That was Anti-Climactic

Last week, I found out that Senator Howard Stephenson would be coming to my classroom today. Each day, it seemed that the number of other visitors changed. I wasn't sure at all what would actually happen, and neither were the district people that were closer to the situation. Everything was shrouded in mystery.

Yesterday, a rep from the audio enhancement company our school uses showed up to make sure that my microphone would feedback whenever I talked. I had turned down the high end because it was feedback city, and that took care of the problem. He came in (as a professional) and turned up the highs and seemed satisfied when it made the awful high-pitched scream. Silly man. I turned them back down in preparation for today's meeting.

Senator Stephenson came into my room and observed with 5 or 6 other people. I was hoping that we could get my teacher evaluation out of they way today, but that was not meant to be. They sat there and watched me teach about online safety, and then left. They didn't ask me any questions, or interrupt my lesson, or anything. I wasn't expecting a highway being named after me, but I was expecting something. There was nothing. I almost took a nap during my prep period immediately following the visit.

The sad thing is that they missed the best part. The kids made a KWL chart about being safe online in Google Docs on the wiki, and now we have a big list of everything that they know and want to know about being safe online. That part really was neat. It was hard to get my kids on task, because they were psyched out to be using the laptops.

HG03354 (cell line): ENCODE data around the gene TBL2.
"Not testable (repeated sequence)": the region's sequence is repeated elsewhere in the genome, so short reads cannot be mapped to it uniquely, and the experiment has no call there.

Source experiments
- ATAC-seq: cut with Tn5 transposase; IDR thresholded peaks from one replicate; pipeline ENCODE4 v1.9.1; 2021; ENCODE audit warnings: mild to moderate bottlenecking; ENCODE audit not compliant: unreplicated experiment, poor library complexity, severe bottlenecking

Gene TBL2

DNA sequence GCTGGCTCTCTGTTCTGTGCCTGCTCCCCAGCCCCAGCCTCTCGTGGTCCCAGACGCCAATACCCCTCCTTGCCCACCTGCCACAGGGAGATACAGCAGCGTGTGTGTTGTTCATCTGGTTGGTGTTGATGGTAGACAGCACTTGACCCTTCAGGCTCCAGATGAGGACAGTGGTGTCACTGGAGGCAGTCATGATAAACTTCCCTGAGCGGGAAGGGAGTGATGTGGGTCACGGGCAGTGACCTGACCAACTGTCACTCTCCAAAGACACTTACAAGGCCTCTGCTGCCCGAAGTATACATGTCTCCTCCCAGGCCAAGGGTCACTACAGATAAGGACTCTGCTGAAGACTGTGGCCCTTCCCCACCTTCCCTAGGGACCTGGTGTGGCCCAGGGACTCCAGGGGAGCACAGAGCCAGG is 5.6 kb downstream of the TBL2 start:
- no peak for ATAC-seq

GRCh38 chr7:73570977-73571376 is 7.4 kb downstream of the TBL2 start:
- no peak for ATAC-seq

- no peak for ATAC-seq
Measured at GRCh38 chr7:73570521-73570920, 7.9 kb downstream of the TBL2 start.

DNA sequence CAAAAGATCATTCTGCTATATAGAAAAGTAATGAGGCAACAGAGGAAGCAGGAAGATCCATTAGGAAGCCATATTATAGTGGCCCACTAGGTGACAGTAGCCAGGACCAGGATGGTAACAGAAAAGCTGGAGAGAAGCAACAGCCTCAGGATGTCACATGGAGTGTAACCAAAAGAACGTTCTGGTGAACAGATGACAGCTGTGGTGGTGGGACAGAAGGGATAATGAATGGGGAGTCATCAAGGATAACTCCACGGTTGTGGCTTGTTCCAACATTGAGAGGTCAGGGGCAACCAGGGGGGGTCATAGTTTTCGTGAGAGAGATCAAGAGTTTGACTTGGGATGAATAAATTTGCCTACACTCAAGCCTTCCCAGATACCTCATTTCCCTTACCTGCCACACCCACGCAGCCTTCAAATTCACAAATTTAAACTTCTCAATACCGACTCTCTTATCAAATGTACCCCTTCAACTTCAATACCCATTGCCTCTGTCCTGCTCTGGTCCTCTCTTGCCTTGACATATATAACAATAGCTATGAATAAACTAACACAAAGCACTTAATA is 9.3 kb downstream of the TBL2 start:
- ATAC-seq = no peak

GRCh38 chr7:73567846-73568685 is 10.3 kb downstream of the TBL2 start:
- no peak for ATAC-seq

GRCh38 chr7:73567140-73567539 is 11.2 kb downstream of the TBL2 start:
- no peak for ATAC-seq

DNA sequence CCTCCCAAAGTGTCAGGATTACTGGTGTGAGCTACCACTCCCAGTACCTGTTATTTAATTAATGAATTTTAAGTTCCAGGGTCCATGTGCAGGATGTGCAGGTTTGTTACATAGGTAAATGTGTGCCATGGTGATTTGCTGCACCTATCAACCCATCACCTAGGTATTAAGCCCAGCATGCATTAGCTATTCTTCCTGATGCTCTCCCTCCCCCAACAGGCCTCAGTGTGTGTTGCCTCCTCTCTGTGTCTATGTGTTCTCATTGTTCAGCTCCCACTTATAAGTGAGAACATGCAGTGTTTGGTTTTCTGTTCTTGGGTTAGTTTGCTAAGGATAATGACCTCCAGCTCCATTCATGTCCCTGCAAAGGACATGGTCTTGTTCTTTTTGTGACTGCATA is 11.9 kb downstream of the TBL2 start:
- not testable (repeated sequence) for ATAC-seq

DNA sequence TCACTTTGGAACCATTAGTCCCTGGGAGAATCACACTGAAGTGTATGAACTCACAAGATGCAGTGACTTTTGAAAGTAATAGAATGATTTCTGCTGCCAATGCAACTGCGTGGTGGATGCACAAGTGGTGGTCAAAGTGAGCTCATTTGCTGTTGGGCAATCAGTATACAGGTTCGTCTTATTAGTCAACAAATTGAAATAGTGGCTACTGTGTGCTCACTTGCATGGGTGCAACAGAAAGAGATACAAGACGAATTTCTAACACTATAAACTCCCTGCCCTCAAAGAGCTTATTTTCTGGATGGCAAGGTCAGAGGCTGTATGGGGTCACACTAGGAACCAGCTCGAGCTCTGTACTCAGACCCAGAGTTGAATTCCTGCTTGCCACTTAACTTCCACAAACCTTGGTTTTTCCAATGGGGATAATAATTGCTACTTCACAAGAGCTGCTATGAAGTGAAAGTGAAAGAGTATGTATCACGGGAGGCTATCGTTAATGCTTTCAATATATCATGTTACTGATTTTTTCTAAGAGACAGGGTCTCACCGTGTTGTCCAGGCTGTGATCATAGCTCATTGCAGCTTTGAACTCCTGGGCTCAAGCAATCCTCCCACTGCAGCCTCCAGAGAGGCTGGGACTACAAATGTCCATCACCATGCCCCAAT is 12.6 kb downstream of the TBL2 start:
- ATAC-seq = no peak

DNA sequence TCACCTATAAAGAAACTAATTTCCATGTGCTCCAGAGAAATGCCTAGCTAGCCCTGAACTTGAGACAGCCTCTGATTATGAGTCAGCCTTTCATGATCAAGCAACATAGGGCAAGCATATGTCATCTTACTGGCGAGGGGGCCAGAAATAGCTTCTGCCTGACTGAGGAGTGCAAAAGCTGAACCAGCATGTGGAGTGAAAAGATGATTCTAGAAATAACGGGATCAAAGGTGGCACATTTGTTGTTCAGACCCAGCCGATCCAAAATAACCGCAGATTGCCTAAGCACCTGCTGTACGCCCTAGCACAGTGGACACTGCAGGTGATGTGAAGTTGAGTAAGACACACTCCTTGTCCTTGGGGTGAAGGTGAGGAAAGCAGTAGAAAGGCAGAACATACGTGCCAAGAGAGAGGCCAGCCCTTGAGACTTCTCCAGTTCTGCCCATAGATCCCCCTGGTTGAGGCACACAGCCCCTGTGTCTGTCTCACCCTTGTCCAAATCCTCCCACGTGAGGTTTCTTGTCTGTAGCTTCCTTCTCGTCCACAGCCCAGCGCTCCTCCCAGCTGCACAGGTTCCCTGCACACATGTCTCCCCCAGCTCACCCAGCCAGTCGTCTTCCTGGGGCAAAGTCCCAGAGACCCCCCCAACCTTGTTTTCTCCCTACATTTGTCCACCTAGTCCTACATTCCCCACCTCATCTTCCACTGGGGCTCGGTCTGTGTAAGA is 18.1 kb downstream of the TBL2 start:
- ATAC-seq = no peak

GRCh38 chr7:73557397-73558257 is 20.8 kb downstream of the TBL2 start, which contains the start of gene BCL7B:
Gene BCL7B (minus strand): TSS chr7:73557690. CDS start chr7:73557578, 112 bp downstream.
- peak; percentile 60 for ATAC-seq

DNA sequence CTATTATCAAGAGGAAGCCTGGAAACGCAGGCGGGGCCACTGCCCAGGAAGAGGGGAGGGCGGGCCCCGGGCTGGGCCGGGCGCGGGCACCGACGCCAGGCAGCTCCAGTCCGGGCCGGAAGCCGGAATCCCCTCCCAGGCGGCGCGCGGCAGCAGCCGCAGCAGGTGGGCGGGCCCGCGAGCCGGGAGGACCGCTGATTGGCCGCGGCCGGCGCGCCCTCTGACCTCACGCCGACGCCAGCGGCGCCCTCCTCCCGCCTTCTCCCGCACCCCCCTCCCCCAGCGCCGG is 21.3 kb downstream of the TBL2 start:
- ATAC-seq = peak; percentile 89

For a different view, you can read Darren's take on the whole thing (with a picture, even).

A Learning Experience

A couple months ago, I commented on how great it is when learning is frustrating. Well, it is still great, but sometimes it is not that great. As you may have noticed, I took off all the posts from my internship this summer. My principal made a good point, she said that I was privy to a lot of information and that I didn't realize how much trust I was given.

I know that I make mistakes and that I am not perfect, but I sure don't like being told about it.

The feelings that I experienced when she told me were very conflicted. I was sad, hurt, offended, suddenly aware of the weight of that job, and extremely grateful that she told me how she felt. It is not fun to be called out, but it is sometimes needed.

Thank you Mrs. P. for a wonderful internship, and helping me learn something that was hard to swallow, but needed to be said.

Have a Good Life.